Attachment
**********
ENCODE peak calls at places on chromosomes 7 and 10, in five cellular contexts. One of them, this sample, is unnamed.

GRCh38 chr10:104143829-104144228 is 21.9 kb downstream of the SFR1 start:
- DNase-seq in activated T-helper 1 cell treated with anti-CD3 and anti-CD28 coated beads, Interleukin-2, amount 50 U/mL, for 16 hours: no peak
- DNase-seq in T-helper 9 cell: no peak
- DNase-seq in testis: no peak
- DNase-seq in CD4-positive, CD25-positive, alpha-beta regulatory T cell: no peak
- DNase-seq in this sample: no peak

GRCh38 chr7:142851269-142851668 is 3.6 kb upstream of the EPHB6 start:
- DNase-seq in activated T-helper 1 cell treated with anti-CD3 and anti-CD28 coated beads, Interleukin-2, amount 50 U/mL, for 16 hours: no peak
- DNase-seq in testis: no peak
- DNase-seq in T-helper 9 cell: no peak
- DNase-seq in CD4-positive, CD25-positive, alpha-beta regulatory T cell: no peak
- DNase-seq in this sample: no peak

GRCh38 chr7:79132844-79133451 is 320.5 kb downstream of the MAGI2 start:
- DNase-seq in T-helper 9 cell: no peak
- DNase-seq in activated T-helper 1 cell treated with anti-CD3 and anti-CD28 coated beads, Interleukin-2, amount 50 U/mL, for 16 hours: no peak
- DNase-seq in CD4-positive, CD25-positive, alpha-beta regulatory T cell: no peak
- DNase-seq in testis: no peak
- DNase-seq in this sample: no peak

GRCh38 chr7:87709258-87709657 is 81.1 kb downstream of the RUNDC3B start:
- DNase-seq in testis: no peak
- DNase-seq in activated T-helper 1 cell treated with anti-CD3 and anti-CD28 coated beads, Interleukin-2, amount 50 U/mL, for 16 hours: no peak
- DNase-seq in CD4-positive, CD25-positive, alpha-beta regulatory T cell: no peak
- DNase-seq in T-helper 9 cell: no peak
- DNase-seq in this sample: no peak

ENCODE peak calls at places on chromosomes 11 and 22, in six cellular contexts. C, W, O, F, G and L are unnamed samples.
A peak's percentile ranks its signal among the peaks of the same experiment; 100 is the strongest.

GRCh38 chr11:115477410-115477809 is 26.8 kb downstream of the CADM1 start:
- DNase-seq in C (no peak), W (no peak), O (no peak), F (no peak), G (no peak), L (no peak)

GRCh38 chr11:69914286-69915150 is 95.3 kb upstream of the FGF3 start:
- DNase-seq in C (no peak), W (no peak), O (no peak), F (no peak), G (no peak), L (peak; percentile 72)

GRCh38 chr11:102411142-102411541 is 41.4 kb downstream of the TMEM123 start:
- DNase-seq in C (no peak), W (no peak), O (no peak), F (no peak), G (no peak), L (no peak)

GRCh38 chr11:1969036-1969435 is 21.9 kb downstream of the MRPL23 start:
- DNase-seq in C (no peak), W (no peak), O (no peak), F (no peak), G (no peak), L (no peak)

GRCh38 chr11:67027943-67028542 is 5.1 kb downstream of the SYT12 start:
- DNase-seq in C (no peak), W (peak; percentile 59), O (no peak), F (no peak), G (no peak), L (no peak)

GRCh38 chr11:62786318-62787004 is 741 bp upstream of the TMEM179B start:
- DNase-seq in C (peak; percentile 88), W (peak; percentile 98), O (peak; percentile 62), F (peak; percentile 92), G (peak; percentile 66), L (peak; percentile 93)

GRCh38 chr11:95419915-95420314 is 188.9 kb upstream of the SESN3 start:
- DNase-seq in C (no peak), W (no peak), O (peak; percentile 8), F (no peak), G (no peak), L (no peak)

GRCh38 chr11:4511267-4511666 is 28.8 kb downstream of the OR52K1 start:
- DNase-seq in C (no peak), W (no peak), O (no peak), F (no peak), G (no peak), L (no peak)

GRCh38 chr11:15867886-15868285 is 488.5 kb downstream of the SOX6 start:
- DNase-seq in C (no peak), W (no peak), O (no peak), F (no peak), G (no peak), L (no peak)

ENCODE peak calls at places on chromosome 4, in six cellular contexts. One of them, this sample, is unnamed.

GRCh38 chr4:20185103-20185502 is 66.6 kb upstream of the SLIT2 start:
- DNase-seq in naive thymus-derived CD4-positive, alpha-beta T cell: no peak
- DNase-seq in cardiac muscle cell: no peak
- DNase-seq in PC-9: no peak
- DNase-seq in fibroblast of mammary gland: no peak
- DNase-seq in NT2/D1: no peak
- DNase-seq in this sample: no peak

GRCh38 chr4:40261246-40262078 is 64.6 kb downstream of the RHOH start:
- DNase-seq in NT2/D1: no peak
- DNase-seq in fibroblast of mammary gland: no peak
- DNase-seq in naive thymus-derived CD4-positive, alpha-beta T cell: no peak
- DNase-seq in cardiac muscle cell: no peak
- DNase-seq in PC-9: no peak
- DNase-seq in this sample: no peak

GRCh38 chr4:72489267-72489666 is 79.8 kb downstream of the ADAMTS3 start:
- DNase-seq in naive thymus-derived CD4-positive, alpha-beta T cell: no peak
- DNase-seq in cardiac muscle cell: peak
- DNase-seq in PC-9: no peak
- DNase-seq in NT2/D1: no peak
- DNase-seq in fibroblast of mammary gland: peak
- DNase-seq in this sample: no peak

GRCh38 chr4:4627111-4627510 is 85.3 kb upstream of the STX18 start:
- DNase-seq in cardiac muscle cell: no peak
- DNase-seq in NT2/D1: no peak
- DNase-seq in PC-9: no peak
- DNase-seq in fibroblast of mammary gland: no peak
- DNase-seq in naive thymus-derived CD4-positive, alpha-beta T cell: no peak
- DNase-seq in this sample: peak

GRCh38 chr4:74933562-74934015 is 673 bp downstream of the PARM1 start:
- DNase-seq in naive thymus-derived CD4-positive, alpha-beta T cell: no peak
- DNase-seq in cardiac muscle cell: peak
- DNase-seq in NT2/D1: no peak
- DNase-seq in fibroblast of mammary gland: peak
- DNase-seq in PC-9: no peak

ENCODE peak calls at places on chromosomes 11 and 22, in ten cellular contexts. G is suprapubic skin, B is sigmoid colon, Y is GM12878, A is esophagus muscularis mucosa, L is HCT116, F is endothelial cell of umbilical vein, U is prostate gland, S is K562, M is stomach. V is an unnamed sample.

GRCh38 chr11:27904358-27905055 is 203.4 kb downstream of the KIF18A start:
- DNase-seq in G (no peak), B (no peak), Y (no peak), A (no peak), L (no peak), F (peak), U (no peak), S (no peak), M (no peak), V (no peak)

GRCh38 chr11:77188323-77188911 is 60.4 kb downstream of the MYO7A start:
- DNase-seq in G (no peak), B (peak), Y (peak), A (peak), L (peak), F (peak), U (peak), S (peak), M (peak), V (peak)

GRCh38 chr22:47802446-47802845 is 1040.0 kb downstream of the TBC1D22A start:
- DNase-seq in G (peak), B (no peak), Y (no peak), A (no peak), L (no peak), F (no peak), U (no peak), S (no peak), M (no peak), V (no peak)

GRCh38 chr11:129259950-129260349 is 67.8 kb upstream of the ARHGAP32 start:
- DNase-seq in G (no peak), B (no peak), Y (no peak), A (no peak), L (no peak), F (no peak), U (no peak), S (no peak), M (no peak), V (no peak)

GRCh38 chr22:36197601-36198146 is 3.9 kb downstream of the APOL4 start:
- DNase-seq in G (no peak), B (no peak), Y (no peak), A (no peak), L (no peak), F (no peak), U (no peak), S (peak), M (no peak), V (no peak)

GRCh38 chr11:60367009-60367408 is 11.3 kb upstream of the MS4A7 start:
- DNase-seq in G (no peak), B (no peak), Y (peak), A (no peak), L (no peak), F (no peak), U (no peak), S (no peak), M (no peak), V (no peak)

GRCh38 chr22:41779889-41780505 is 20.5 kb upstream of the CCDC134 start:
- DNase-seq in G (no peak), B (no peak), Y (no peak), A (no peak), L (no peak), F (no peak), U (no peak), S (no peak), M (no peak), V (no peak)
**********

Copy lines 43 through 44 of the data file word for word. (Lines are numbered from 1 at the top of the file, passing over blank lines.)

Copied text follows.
- DNase-seq in C (no peak), W (no peak), O (no peak), F (no peak), G (no peak), L (no peak)

GRCh38 chr11:15867886-15868285 is 488.5 kb downstream of the SOX6 start: